When President Obama visited P-TECH in Brooklyn this October, the focus was on how the school – a public-private partnership par excellence – prepares young people for the 21st century workplace. But it does so much more than that!
P-TECH and the other career-oriented early college high schools who share its innovative 9-14 model provide AAS degrees – with no tuition costs. They enable students who enter high school – regardless of their academic skills at enrollment – to complete high school and move on to college-level courses. They give students the support they need to earn AAS degrees, master internships and workplace assignments, and learn the kinds of skills that are, as the president called them, “a ticket into the middle class.”
Schools like P-TECH offer rigorous Common Core-aligned curricula that also develop career skills for growth industries like energy, technology, and health, individualized supports for students, and a laboratory for education reform – as well as that ticket to the middle class. Because of that, they are spreading across New York and the nation.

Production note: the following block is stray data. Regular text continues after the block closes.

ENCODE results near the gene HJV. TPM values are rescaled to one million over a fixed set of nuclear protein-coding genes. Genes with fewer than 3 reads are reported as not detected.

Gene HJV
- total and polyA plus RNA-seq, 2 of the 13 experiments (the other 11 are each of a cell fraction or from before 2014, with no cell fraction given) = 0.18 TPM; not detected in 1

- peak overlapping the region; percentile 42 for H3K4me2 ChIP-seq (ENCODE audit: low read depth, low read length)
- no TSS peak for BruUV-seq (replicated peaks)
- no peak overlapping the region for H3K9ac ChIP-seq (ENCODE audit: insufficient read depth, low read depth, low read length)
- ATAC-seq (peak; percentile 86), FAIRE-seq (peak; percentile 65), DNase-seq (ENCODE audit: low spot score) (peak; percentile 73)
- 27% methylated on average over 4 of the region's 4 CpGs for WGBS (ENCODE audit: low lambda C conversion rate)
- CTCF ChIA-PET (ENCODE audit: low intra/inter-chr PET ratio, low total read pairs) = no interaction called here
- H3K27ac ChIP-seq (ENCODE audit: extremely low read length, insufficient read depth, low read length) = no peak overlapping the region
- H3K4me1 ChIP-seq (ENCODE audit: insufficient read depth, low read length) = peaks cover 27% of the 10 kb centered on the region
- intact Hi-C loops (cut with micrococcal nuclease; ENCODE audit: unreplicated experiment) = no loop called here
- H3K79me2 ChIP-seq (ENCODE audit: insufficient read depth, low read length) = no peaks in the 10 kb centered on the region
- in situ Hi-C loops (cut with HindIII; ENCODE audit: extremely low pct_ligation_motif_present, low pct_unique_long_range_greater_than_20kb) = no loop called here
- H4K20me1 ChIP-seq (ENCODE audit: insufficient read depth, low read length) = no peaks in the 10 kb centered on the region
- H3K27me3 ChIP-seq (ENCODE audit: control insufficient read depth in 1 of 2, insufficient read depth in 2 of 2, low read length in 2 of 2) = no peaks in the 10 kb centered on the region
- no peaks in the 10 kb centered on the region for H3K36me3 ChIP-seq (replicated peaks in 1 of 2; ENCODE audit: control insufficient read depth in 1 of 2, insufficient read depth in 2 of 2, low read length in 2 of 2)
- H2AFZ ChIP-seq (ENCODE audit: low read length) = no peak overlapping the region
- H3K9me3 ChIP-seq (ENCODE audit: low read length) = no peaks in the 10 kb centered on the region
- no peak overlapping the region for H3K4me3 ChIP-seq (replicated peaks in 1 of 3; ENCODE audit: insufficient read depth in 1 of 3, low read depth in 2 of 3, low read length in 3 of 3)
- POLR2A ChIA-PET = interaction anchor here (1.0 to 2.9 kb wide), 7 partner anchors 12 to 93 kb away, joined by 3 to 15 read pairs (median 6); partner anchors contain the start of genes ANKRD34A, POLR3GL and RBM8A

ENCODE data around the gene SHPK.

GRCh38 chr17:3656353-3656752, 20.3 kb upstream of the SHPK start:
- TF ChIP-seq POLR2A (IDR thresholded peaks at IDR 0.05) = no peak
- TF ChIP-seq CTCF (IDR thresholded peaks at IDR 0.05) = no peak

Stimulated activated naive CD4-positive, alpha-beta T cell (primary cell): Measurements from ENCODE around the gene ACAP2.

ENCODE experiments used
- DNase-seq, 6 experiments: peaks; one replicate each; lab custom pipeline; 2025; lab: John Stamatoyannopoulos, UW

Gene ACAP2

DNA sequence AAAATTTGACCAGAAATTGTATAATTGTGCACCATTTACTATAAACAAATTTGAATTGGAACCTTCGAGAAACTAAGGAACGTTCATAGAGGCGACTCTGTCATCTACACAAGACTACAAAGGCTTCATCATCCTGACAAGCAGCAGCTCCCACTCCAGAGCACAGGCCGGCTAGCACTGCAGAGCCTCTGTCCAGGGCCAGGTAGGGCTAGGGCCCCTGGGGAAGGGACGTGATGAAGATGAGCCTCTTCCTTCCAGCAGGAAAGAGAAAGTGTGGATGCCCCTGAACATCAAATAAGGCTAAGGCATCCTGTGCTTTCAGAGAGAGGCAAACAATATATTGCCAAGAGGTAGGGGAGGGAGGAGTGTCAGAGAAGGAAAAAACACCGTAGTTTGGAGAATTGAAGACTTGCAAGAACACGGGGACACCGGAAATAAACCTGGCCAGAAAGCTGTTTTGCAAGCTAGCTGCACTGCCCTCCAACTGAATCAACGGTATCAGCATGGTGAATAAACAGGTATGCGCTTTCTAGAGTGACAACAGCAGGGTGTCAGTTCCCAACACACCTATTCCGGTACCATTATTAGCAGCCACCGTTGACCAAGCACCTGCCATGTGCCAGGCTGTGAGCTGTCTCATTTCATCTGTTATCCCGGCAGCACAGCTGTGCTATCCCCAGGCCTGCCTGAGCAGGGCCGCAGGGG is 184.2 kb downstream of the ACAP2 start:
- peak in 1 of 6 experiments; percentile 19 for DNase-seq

Join us and learn about the strategies that make these schools thrive and opportunities for private philanthropy to support strategies like these in other schools.
- How can schools and industry partners collaborate successfully to develop curricula that prepare students for college and also for highly skilled jobs?
- How can schools reconfigure what they do in a school day – through innovative instruction and scheduling – to teach rigorous content and skills to the diverse students who come in with a range of backgrounds and academic preparation?
- What happens when we challenge the traditional calendar and distinctions between secondary, post-secondary and workplace learning?
- What do the students expect of these schools – and are they getting it?
This program is "Partially Open."
Will include representatives from:
- Energy Tech
- Health, Education and Research Occupations High School (HERO High)
- Industry partners